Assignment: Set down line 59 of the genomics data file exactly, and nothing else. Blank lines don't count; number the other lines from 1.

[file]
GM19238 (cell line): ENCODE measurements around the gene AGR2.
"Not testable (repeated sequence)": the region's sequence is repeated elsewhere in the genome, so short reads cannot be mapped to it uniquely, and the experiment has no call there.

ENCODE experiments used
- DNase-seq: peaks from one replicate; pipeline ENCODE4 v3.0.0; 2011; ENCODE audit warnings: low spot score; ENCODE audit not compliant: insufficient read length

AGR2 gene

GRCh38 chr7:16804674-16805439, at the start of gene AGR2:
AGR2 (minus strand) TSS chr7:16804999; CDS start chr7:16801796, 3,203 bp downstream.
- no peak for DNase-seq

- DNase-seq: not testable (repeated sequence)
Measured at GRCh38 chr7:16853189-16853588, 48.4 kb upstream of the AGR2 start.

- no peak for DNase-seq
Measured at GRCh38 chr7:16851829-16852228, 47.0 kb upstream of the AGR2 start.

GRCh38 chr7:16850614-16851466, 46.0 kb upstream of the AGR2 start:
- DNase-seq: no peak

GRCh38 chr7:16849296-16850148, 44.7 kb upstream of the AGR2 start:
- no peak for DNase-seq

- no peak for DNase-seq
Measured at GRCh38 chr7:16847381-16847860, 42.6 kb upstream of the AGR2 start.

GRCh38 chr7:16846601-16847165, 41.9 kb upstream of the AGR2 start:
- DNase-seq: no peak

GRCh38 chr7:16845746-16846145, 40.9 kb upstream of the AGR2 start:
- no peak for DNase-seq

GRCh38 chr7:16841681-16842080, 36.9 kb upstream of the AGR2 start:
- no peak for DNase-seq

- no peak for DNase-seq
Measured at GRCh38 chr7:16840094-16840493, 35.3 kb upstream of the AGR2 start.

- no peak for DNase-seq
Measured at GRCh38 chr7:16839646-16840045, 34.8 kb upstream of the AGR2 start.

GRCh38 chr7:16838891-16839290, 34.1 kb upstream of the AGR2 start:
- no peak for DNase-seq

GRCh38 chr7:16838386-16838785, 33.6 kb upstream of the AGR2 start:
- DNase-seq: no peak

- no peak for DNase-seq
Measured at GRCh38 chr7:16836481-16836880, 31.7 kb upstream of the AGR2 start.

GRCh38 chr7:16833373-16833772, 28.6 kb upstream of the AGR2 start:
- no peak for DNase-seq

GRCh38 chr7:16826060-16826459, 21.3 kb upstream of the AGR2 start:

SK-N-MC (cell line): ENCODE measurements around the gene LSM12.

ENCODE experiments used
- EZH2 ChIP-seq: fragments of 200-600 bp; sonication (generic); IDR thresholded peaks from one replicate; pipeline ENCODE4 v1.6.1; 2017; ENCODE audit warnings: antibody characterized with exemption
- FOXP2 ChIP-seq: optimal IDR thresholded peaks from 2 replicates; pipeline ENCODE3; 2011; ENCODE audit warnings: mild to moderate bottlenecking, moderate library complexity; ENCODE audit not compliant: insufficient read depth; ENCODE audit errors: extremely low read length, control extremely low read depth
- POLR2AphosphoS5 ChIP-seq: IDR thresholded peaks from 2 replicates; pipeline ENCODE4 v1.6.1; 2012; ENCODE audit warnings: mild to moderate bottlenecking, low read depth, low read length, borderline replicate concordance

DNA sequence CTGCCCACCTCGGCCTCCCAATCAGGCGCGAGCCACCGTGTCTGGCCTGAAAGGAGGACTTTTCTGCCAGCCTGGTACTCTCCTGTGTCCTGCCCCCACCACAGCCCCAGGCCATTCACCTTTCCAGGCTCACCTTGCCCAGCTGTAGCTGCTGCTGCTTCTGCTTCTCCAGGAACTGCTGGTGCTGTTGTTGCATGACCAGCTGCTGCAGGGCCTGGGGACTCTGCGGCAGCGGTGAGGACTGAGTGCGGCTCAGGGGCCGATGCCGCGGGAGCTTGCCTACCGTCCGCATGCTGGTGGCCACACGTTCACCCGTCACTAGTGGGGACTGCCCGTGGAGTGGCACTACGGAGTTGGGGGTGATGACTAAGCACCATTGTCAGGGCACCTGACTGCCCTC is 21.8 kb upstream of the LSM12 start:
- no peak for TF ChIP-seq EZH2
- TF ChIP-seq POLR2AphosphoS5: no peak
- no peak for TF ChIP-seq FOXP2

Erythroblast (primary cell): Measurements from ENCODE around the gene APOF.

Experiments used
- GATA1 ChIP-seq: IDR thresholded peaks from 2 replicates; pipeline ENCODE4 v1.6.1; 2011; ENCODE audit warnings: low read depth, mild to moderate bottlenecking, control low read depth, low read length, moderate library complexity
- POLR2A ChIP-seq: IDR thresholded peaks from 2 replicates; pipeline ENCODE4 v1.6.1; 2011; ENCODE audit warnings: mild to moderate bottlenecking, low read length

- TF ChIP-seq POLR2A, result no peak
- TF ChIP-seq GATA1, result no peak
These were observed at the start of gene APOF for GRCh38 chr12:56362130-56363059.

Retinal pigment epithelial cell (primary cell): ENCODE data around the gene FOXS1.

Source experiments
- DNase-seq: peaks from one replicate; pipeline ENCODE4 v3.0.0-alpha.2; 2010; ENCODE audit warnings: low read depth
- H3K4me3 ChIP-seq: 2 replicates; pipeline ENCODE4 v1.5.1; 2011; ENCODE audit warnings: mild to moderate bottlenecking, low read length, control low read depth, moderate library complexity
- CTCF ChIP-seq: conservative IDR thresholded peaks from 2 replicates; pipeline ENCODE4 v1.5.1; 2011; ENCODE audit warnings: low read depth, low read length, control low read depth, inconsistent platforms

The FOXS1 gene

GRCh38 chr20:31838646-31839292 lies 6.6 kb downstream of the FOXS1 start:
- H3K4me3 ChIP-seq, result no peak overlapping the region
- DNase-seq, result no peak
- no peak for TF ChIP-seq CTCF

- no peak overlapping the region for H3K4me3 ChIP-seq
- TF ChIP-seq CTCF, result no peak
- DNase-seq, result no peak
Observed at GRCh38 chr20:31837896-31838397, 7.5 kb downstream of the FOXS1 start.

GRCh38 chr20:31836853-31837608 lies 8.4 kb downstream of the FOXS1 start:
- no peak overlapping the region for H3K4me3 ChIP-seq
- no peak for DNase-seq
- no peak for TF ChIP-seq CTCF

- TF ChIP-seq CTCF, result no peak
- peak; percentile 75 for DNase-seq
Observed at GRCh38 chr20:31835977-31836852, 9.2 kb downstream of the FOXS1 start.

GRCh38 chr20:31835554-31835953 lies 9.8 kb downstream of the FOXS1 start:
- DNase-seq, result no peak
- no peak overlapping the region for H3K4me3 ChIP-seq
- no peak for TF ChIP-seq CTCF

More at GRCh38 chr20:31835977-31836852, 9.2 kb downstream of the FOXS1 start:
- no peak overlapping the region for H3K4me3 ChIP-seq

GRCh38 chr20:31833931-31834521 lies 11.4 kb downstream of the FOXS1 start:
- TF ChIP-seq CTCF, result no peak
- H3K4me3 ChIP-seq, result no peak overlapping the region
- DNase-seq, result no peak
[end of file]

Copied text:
The FOXS1 gene